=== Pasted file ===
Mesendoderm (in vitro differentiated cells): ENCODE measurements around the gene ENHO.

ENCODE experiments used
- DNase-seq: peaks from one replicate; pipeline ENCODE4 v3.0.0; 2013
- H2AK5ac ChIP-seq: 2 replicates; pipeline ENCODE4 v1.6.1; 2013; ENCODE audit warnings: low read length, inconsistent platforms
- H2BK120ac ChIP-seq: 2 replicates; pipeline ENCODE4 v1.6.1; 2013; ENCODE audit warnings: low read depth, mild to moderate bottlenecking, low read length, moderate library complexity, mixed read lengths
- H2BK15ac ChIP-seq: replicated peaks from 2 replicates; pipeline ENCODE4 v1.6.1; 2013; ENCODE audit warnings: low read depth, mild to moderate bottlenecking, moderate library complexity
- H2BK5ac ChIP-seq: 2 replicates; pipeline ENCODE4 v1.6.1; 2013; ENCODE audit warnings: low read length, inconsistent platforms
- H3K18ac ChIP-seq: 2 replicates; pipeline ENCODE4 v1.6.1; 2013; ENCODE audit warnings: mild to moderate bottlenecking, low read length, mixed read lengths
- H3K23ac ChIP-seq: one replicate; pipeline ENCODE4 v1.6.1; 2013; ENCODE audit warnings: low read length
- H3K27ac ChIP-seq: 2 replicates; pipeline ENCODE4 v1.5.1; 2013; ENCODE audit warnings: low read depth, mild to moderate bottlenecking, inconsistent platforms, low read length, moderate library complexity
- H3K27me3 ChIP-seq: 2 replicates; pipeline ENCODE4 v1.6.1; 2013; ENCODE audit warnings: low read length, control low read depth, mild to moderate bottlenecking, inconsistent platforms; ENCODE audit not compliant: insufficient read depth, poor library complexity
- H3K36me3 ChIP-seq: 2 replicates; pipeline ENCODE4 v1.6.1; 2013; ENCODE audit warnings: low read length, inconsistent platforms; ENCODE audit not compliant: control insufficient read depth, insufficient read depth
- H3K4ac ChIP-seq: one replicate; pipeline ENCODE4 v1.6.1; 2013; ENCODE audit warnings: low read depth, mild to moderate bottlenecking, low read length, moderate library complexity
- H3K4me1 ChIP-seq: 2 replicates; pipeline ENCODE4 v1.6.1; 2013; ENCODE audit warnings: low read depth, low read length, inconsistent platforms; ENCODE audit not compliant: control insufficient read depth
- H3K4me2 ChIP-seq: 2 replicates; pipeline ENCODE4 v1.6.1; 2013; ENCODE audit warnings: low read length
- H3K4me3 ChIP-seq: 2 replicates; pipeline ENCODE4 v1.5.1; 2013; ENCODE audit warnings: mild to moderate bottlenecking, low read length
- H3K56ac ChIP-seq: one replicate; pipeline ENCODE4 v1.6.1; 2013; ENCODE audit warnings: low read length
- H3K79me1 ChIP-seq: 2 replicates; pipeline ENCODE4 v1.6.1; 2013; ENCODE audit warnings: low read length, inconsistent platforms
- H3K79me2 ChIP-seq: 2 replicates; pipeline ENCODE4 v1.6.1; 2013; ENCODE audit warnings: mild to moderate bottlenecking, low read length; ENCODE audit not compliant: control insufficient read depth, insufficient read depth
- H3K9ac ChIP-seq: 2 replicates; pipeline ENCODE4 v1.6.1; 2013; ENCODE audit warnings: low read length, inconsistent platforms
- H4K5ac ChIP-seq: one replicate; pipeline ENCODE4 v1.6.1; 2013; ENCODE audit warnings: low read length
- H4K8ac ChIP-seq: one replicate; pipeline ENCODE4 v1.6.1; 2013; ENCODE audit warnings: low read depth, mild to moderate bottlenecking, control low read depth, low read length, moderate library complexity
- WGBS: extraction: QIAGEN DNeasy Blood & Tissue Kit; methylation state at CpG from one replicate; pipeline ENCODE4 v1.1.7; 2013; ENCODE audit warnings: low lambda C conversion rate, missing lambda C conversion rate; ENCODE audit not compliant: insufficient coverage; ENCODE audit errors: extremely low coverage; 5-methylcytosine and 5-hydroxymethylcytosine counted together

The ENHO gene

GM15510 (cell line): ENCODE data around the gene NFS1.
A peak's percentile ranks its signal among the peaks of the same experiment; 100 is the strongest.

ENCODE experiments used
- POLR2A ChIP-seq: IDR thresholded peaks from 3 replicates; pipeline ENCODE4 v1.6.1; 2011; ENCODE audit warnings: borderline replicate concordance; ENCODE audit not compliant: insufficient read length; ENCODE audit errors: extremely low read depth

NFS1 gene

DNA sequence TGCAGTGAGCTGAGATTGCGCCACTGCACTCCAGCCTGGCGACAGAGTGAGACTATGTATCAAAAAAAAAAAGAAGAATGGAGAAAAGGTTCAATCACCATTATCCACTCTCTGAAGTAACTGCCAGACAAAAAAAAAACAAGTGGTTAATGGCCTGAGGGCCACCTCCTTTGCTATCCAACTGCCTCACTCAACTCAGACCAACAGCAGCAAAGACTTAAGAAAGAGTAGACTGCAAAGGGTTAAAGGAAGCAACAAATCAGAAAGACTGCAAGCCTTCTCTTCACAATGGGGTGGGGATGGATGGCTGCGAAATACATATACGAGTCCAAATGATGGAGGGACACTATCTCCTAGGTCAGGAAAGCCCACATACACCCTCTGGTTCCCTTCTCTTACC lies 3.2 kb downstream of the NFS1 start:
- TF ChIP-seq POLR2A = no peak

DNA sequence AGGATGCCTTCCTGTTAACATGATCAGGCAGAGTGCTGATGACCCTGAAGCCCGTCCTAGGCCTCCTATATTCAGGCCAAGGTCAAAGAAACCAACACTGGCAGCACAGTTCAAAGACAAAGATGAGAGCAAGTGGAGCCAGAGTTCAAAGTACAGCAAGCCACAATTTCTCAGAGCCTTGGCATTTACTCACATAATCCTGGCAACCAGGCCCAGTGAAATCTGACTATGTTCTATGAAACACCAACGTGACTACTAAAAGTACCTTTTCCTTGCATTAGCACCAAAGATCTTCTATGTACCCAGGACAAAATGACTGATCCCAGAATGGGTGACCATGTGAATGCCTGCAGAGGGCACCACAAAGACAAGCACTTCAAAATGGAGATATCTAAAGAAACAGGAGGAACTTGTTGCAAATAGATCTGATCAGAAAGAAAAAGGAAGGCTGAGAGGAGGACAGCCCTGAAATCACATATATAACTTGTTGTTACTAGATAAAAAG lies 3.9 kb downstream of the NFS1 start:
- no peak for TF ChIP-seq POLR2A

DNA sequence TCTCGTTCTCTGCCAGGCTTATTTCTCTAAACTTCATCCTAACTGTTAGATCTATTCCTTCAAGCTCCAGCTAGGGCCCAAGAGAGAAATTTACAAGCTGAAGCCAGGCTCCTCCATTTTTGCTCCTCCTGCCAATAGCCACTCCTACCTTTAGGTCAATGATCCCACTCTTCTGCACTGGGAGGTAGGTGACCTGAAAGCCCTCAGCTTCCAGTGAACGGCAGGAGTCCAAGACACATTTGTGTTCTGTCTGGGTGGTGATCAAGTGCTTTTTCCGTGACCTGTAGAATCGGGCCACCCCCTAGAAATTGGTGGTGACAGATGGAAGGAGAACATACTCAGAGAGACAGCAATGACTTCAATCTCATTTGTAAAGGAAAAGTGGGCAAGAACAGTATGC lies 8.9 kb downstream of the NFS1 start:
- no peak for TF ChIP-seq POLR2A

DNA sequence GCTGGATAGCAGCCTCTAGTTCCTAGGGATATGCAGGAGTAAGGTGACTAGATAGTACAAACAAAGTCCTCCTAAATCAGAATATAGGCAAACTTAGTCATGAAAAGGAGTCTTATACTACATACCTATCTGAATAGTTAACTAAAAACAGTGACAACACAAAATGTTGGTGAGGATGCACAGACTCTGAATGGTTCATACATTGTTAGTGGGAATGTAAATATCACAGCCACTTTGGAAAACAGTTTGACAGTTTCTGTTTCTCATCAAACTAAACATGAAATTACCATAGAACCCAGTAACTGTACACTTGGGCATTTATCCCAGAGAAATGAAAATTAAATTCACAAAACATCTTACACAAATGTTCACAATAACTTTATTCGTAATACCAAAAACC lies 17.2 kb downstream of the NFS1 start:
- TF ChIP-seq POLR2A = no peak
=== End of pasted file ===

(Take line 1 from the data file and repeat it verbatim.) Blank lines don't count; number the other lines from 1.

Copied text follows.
Mesendoderm (in vitro differentiated cells): ENCODE measurements around the gene ENHO.